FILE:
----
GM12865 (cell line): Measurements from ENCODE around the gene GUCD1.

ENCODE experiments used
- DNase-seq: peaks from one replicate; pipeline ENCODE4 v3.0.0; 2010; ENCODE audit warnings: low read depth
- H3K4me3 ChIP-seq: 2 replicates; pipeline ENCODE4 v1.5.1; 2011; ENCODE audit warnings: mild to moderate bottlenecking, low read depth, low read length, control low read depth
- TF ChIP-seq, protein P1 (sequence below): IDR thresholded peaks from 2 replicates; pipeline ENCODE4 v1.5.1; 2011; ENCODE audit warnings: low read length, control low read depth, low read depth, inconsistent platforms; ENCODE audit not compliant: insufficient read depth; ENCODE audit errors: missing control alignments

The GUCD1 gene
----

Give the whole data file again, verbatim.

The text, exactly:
GM12865 (cell line): Measurements from ENCODE around the gene GUCD1.

ENCODE experiments used
- DNase-seq: peaks from one replicate; pipeline ENCODE4 v3.0.0; 2010; ENCODE audit warnings: low read depth
- H3K4me3 ChIP-seq: 2 replicates; pipeline ENCODE4 v1.5.1; 2011; ENCODE audit warnings: mild to moderate bottlenecking, low read depth, low read length, control low read depth
- TF ChIP-seq, protein P1 (sequence below): IDR thresholded peaks from 2 replicates; pipeline ENCODE4 v1.5.1; 2011; ENCODE audit warnings: low read length, control low read depth, low read depth, inconsistent platforms; ENCODE audit not compliant: insufficient read depth; ENCODE audit errors: missing control alignments

The GUCD1 gene